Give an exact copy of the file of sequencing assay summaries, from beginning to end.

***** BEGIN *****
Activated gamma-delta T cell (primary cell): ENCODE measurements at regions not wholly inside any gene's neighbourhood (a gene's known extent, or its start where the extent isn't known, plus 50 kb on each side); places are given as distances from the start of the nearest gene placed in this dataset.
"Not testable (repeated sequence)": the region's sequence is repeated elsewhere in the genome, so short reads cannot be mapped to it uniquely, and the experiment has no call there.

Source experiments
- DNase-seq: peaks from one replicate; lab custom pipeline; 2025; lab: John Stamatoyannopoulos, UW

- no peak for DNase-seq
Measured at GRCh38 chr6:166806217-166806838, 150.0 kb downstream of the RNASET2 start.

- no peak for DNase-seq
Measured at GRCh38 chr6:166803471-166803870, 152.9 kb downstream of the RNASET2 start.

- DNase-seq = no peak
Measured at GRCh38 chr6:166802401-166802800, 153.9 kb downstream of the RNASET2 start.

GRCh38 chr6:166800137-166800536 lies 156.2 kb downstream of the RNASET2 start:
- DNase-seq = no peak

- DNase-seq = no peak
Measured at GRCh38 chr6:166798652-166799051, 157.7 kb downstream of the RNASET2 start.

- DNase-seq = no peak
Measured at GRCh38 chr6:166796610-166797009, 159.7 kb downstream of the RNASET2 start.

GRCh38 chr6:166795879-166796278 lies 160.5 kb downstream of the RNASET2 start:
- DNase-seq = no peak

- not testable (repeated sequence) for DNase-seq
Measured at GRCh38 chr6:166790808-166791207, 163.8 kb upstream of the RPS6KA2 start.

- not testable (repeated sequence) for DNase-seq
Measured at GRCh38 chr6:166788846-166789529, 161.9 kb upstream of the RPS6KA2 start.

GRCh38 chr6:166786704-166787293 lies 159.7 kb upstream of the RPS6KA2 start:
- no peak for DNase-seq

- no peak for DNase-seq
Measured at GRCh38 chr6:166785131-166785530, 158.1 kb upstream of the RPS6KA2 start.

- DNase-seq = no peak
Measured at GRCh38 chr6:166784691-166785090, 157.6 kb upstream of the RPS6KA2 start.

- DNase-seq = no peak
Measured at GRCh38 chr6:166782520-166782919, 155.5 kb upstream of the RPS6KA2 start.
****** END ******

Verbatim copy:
Activated gamma-delta T cell (primary cell): ENCODE measurements at regions not wholly inside any gene's neighbourhood (a gene's known extent, or its start where the extent isn't known, plus 50 kb on each side); places are given as distances from the start of the nearest gene placed in this dataset.
"Not testable (repeated sequence)": the region's sequence is repeated elsewhere in the genome, so short reads cannot be mapped to it uniquely, and the experiment has no call there.

Source experiments
- DNase-seq: peaks from one replicate; lab custom pipeline; 2025; lab: John Stamatoyannopoulos, UW

- no peak for DNase-seq
Measured at GRCh38 chr6:166806217-166806838, 150.0 kb downstream of the RNASET2 start.

- no peak for DNase-seq
Measured at GRCh38 chr6:166803471-166803870, 152.9 kb downstream of the RNASET2 start.

- DNase-seq = no peak
Measured at GRCh38 chr6:166802401-166802800, 153.9 kb downstream of the RNASET2 start.

GRCh38 chr6:166800137-166800536 lies 156.2 kb downstream of the RNASET2 start:
- DNase-seq = no peak

- DNase-seq = no peak
Measured at GRCh38 chr6:166798652-166799051, 157.7 kb downstream of the RNASET2 start.

- DNase-seq = no peak
Measured at GRCh38 chr6:166796610-166797009, 159.7 kb downstream of the RNASET2 start.

GRCh38 chr6:166795879-166796278 lies 160.5 kb downstream of the RNASET2 start:
- DNase-seq = no peak

- not testable (repeated sequence) for DNase-seq
Measured at GRCh38 chr6:166790808-166791207, 163.8 kb upstream of the RPS6KA2 start.

- not testable (repeated sequence) for DNase-seq
Measured at GRCh38 chr6:166788846-166789529, 161.9 kb upstream of the RPS6KA2 start.

GRCh38 chr6:166786704-166787293 lies 159.7 kb upstream of the RPS6KA2 start:
- no peak for DNase-seq

- no peak for DNase-seq
Measured at GRCh38 chr6:166785131-166785530, 158.1 kb upstream of the RPS6KA2 start.

- DNase-seq = no peak
Measured at GRCh38 chr6:166784691-166785090, 157.6 kb upstream of the RPS6KA2 start.

- DNase-seq = no peak
Measured at GRCh38 chr6:166782520-166782919, 155.5 kb upstream of the RPS6KA2 start.